American Journal of Geophysics, Geochemistry and Geosystems, Vol. 1, No. 4, October 2015 Publish Date: Aug. 3, 2015 Pages: 133-148

Dobrogea: Geography, History, Geopolitics and Geostrategy Past, Present and Perspective

Romeo Bosneagu*

Navigation and Naval Transportation Department, Navigation and Naval Management Faculty, "Mircea cel Batran"Naval Academy, Constanta, Romania


As European country and NATO member, Dobrogea assures the interface of Romania with the Southeast of Europe as well as with Near and Far East. Therefore, as a result of the political and military changes from the Black Sea’s basin, the geopolitical and geostrategical importance of this geographical region raised up and in future it will develop more.


Dobrogea, Geography, Romania, Geopolitics, Present, Perspective

1. Introduction

The Romania's geostrategic importance and of Dobrogea, implicitly, has determined Romania to adhere to NATO in 2004 and to be accepted in the EU in 2007. Today, Romania is part of the eastern flank of NATO in Europe.

The sovereignty, independence and integrity of Romania are conceived having in view the national geographical space, where Dobrogea has its geographical, geopolitical and geostrategical importance. The geopolitics and the geostrategy are essential for the act of government of a state and for Romania these have at the base the national and international space geography, close and far off. The terms having defined value from the political equation – the military power of the states and the geographical factor generate the geo-political and şi geo-strategical mediums where the states are moving, they define the geographical and military areas where the actions of political power, economical, financial, ecological and military are designed, respectively, the influence and interest areas. Particularly, the geopolitics has in view the interferences with the political medium, although, the influences of the geographical factor to the human communities are more extensive. The connection is not directly achieved, but, through the significations associated with a multitude of factors, such as: social, economical, demographic, military, cultural, ideological, technical, etc. Coherently, it can be saying that the geopolitics studies the political play between the states, being conditioned and explicitly upon the geographical basis. The geographical factor subordinates a multitude of elements that implicitly generates a variety of political, military and strategical significance, that directly depend of: the geogra-phical settlement, population, the border lines and their structure, the relief, the hydrographical network, the riches and the efficiency of their utilization, the material resources and the ecological condition. Currently, the concept of region is not clear. The theoretical approaches are heterogeneous, depending on the school that performs analyzes as regards the regions, their political and geopolitical role, the factors taken into consideration. Even from lexical point of view, the approach of the terms region, "regionalization" reflects this variety of meanings and approaches. For example, it talks about the region, regionalization, regionalism, areas building, regional integration, sub-regionalism, Region (regionness), about the differences between the region and spaces that are not and can not be considered regions (regionhood). Thus, despite a rich literature on this topic, which attempts the explanation, understanding, predicting the emergence, the regions growth and development, there is not a theory that could encompass a credible explanation for the variety, the specific of all the regions (Bogzeanu, 2012). In this work, we approached the topic of Dobrogea as a geographically distinct region with millennia history, with a geostrategic importance which has not diminished, but it had increased till today. To illustrate the existence of Dobrogea as a Romanian region we present below:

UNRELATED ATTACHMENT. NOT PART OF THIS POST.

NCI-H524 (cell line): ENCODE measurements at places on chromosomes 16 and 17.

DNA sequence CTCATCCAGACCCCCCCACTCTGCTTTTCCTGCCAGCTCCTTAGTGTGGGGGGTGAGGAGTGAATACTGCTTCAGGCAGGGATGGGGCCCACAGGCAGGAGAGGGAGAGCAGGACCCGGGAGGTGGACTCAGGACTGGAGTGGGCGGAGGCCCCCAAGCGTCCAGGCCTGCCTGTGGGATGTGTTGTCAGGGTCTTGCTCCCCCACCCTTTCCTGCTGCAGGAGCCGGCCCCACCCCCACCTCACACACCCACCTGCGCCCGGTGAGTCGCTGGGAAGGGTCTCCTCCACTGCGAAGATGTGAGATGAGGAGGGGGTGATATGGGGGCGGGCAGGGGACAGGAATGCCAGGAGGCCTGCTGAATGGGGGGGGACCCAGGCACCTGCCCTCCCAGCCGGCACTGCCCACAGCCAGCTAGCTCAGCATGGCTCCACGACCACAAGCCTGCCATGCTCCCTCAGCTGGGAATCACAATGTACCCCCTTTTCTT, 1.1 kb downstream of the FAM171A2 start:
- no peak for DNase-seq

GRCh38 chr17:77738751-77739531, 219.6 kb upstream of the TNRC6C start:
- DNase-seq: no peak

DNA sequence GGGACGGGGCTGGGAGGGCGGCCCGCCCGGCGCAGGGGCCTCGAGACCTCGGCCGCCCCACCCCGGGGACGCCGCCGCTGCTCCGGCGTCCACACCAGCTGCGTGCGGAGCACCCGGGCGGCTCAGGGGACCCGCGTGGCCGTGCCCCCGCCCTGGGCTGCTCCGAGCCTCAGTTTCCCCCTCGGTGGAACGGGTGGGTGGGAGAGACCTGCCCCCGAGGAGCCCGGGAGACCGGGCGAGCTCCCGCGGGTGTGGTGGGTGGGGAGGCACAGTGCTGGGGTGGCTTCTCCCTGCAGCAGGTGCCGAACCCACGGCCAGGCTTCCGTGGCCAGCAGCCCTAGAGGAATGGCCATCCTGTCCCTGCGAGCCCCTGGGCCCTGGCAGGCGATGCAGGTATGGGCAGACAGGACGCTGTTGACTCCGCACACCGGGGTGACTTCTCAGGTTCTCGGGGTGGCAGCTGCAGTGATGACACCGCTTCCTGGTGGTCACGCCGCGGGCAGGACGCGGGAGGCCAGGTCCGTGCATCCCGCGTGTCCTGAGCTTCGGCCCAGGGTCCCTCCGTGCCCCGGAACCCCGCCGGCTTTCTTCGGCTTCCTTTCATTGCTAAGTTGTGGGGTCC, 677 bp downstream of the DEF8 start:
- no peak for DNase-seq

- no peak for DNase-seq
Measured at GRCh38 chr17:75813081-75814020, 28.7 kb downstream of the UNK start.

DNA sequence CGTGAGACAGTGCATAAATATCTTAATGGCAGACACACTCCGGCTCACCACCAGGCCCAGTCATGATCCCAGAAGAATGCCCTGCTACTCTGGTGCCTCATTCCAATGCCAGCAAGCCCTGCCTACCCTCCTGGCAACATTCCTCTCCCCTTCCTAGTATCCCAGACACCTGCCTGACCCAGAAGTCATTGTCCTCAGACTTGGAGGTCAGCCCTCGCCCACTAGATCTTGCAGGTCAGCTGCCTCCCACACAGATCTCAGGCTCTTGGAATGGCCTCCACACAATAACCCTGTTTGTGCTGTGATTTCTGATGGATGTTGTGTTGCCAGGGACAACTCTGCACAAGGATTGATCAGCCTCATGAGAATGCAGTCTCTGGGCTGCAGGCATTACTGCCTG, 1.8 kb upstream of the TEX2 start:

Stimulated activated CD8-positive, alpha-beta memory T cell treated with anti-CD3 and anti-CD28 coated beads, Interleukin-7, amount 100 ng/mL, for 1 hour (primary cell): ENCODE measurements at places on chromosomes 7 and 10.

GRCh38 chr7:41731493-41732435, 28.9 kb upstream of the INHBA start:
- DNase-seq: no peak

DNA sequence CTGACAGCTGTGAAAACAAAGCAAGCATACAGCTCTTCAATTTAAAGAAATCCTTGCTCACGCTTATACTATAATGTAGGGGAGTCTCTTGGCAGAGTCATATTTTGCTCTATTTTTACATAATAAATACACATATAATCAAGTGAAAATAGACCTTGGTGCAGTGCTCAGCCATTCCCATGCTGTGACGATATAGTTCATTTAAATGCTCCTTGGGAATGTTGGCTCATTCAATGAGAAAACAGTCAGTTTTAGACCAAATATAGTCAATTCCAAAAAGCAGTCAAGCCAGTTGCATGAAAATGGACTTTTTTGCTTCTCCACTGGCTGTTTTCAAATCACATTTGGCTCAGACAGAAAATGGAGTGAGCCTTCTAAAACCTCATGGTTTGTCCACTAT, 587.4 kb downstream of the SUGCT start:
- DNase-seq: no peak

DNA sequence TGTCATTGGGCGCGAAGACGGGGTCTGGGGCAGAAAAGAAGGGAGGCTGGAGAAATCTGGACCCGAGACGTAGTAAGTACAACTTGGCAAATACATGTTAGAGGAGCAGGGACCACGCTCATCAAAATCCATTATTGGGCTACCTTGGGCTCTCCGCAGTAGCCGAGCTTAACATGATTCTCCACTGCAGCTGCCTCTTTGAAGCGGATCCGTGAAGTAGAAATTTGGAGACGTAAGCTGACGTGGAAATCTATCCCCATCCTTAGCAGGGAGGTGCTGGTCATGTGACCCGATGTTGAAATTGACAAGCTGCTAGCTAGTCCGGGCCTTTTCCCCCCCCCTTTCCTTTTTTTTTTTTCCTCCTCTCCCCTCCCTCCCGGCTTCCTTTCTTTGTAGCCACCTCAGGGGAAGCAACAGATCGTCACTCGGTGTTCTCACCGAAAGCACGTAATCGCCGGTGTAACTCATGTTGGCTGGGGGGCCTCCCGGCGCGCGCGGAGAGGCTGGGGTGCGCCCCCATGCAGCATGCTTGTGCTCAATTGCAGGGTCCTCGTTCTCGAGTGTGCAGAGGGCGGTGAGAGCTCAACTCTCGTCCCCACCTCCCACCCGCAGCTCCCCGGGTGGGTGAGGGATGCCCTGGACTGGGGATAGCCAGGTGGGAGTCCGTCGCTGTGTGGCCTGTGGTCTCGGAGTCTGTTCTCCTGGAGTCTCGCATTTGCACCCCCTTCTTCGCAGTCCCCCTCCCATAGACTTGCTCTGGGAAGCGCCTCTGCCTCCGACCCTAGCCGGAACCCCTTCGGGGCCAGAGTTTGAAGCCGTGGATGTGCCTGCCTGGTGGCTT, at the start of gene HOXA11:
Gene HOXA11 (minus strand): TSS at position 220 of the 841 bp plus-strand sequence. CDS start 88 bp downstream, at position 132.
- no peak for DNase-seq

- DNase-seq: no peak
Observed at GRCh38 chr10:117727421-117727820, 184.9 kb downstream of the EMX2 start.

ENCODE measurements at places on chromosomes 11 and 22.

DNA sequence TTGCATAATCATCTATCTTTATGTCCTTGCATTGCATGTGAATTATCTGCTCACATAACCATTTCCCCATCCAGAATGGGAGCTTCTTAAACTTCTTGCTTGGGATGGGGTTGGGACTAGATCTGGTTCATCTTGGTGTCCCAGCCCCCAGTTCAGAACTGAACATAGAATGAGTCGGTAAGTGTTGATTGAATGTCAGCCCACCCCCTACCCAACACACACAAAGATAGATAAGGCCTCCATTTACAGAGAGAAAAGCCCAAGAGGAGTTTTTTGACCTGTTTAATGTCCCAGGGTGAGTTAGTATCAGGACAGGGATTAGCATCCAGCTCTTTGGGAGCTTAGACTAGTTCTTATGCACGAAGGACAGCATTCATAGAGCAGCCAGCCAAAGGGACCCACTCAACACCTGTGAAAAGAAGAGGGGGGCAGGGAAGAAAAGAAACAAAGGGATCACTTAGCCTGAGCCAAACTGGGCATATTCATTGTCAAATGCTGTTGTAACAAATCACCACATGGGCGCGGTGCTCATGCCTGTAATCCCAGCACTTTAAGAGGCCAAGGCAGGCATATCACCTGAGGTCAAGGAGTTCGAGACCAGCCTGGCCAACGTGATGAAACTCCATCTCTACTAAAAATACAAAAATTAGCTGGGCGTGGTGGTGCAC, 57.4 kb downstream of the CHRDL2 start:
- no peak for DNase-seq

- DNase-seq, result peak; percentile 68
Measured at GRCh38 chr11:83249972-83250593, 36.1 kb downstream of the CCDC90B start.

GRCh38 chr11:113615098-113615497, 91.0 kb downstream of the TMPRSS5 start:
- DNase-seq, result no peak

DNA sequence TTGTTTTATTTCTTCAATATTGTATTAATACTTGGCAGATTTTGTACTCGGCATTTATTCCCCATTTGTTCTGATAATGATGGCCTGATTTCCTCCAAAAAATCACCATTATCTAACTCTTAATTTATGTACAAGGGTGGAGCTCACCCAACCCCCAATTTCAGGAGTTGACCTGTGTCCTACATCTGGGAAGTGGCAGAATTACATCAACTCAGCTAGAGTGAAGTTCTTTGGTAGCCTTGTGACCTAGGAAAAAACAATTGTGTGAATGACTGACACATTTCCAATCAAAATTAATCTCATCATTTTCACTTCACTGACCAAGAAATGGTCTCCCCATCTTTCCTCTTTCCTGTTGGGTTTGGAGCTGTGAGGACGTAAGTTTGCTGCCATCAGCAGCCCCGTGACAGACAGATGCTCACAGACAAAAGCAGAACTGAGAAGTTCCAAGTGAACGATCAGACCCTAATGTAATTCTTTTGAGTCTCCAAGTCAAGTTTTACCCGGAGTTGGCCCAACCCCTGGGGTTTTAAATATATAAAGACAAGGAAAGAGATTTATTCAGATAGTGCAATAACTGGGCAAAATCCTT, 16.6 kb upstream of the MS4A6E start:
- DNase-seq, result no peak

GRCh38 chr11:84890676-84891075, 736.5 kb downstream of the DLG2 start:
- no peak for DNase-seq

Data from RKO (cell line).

a.   the map of Greater Romania (1920-1944) with its historic provinces (figure 1)

Figure 1. Greater Romania Historical Provinces, 1920-1944.



b.   the map of Romania between 1956-1964, with

Dobrogea as an administrative region (figure 2).

Figure 2. The administrative division of Romania during 1956-1964.



2. Dobrogea - Geography

Dobrogea is outlining as a distinct geographic space towards the remainder Romania, having specific features, comprising in an entity land, seaside, sea, river and delta, as well, each of these geographic spaces having a specific history. This region stretches between 45030 latitude from north, 43040 latitude from south, 29050 longitude at east and 27030 longitude at west and it has a surface of 15.571 km2 (figure 3).

Figure 3. Dobrogea Psysical Map.

Source: processing from

Dobrogea is an ancient precincts of civilization, with distinct influence as regards the Romanian nation forming and development and of the Romanian political structures, as well. The Romanian people millenary settlement in this region was happened due to: its favourable geographic characteristics found here, the lands' positioning among water, circumstances that have encouraged the living, food procurement, defence and trade in this region.